Kyle Stark Interview, Part II

This is the second part of my interview with Pirates farm director Kyle Stark. Here's Part I.

What about the jumble of infielders you're going have [at Indianapolis]? How do you juggle the playing time there?

I think, again, part of it is making sure we have depth covered for the big-league team. We can't have four prospect infielders on the dirt there. So there will be a little bit of a balance with that. So I'm assuming it'll be dependent on how the big-league team shakes out, and who ends up filling some of those bench roles. Some of those young players - somewhat young players - that are still in camp may win those roles, and that will impact it as well. If Steve Pearce wins the utility corner job or Pedro Ciriaco wins a utility middle job or something, that's obviously going to impact how Indy's roster comes together.

But at the end of the day, you know, Josh Harrison has done things to earn a promotion. Now, we've talked with Josh - is that in April? Is that in May? We'll see where that is. Matt Hague has done some things to earn a promotion to Indy. We'll see how it plays out. Chase D'Arnaud, we're still very excited about what he can do, and would like to challenge him to move [up]. Jordy Mercer put together another solid year. We need to challenge him to take a step forward and distinguish himself, you know, some thing there. I think some of it is, maybe, May, it will be a little bit clearer in terms of what we'd like it to be, than April.

Are there players with out clauses, or is that ...

No, we typically - there's a guy or two, but typically we try to stay away from those early in the year, just because we worked hard to get them here and be depth and protection for us. Now, of those, the [Garrett] Atkins, [Andy] Marte, [Josh] Fields group - yeah, there's going to be varying interest on both sides, not just ours but on their side as well, in terms of staying in Indy if they don't make the club, so we'll see ...

Is that why May is more of an indicator?

It may [be]. And again, it'll depend on how the big-league teams shakes out.

What about Mercer and his defense? How do you evaluate him defensively?

Fundamentally sound, has played a very solid shortstop in his time with us and has made the transition to second and third flawlessly as well. He's a bigger, more physical player, so it's maybe not prototypical, but he's fundamentally sound and does a lot of things right. At the end of the day, he catches the ball and throws it across pretty accurately, so he's a guy that we think has the ability to play shortstop in the big leagues.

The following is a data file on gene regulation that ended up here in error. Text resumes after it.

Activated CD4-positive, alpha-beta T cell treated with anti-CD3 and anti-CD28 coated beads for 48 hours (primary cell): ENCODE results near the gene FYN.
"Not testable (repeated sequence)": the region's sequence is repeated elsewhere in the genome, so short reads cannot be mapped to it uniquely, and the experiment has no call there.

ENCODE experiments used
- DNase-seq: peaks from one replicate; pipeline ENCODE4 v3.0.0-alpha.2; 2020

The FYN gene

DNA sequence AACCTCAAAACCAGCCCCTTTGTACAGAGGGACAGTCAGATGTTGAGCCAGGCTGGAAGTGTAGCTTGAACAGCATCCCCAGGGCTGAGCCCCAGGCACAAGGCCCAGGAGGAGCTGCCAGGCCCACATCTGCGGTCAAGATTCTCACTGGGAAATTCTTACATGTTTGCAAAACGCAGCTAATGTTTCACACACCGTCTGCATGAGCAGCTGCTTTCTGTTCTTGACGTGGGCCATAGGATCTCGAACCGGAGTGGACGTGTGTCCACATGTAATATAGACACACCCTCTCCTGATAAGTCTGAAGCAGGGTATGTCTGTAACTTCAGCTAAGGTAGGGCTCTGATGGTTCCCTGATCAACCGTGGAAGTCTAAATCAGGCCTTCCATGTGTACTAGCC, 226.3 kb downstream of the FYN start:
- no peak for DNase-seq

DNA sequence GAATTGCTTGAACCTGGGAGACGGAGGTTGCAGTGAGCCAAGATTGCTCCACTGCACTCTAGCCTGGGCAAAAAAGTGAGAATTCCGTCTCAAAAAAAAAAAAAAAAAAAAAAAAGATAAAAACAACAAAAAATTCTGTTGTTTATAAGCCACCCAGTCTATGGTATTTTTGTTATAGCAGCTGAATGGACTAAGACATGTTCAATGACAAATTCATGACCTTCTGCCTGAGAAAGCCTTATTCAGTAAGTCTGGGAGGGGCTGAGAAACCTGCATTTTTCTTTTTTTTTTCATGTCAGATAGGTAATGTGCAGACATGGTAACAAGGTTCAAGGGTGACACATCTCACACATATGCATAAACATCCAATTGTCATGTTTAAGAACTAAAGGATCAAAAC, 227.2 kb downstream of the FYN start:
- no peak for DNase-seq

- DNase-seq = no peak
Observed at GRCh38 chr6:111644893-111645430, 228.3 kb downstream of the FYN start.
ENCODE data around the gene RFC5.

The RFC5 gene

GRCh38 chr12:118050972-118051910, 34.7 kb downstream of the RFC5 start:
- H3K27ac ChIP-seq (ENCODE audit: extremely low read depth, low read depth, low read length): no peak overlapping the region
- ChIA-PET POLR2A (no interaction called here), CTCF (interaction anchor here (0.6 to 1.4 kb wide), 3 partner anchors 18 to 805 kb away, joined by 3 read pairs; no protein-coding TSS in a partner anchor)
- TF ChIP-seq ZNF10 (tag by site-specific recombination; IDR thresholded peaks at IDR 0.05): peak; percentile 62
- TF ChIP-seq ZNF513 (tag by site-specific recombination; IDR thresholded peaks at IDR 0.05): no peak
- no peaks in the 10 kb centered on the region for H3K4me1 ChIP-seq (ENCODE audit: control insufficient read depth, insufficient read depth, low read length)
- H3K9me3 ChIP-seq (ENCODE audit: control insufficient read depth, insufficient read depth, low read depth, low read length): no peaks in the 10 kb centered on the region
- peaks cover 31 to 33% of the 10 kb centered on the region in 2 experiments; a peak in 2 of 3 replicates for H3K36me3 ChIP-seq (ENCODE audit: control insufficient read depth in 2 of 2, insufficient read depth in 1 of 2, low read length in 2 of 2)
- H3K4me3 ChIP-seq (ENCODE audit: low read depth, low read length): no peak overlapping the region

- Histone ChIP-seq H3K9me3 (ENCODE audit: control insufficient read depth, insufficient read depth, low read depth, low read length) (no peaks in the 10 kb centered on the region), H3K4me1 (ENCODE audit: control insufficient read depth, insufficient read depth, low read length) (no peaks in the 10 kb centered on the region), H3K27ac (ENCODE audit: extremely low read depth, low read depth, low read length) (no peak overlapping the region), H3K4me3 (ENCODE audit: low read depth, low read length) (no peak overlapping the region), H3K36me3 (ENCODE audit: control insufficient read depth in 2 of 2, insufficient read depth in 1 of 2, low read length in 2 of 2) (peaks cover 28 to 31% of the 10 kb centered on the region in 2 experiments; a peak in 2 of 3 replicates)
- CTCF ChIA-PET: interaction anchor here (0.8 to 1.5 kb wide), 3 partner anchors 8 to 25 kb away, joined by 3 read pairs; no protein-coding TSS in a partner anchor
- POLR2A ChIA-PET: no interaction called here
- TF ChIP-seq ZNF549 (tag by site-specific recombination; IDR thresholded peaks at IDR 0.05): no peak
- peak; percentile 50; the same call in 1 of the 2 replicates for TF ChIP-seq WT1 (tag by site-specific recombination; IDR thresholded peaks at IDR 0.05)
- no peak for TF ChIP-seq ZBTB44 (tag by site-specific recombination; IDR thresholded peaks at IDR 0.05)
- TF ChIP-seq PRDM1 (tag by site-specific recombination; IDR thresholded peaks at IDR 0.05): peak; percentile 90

How do you evaluate minor-league defense in general? Is it all scouting, or is there a statistical component to it as well?

We do a statistical component.

What is that, in general terms?

Well, I mean, it's trying to take all the advances that the sabermetric community has done at the big-league level and trying to apply it in the minor leagues as well.

So you're keeping your own data, or ...

There's some of that, as some of the video and technology [that is used at] the big-league level starts to happen in the minor leagues, we take advantage of some of that as well. Not so much just on the defensive side, but some of the Pitch F/X-type technologies happening, more and more minor-league teams are starting to employ some of that.

Is that something you're doing here at Pirate City, or something you contract from elsewhere, or ...

Yeah, I mean, we've got it at, I think it's three of our stops. And with video, in terms of positioning, our own charted information, there's defense F/X stuff that continues to be out there and guys start to wrap their heads around ... we try to use that in the minor leagues as much as possible, not just with our players, but with other teams' players as well on the scouting side. At the end of the day, the further you get from the big leagues, the more scouts have an impact in evaluating things, especially defense.

What is expected from pitchers' velocity at this point in camp, and what exactly do you have them working on in terms of getting both their fastballs and their offspeed stuff ready for the minor-league season?

Velocity is, it depends on the guy. Some guys come in and progressively build velocity through camp, some guys come in about where they're probably going to be. Their progression may be more [about] maintaining that velocity every fifth day or throughout a start. So it's very dependent on the individual. We've got some guys - you know, Hunter Strickland was throwing 94 the other day, and that's his first real start of the Spring. So it's dependent on the guy.

What are they focusing on? Again, upper levels, it's getting ready for the season, lower levels, it's still very much finding deliveries, routines, those types of things, where really where guys are at is making sure that they're getting their delivery in sync, getting a feel for their pitches, and then starting to develop a plan on what they're trying to work on this year.

What about [Zack] Von Rosenberg, specifically? I saw him pitch yesterday - is that about where his velocity's going to be for the season, or is it hopefully going to inch a little bit higher?

Sounds like you're hoping it's going to inch a little higher [laughs].

Well, it seemed like it was around 86 to 89, which seems a little bit low.

Yeah, no, it will. He pitched last year pretty much 88 to 92 most of the summer, and he's a guy that will inch forward as we go.

That's something he was doing last year also, right? He had a lower velocity in Spring Training?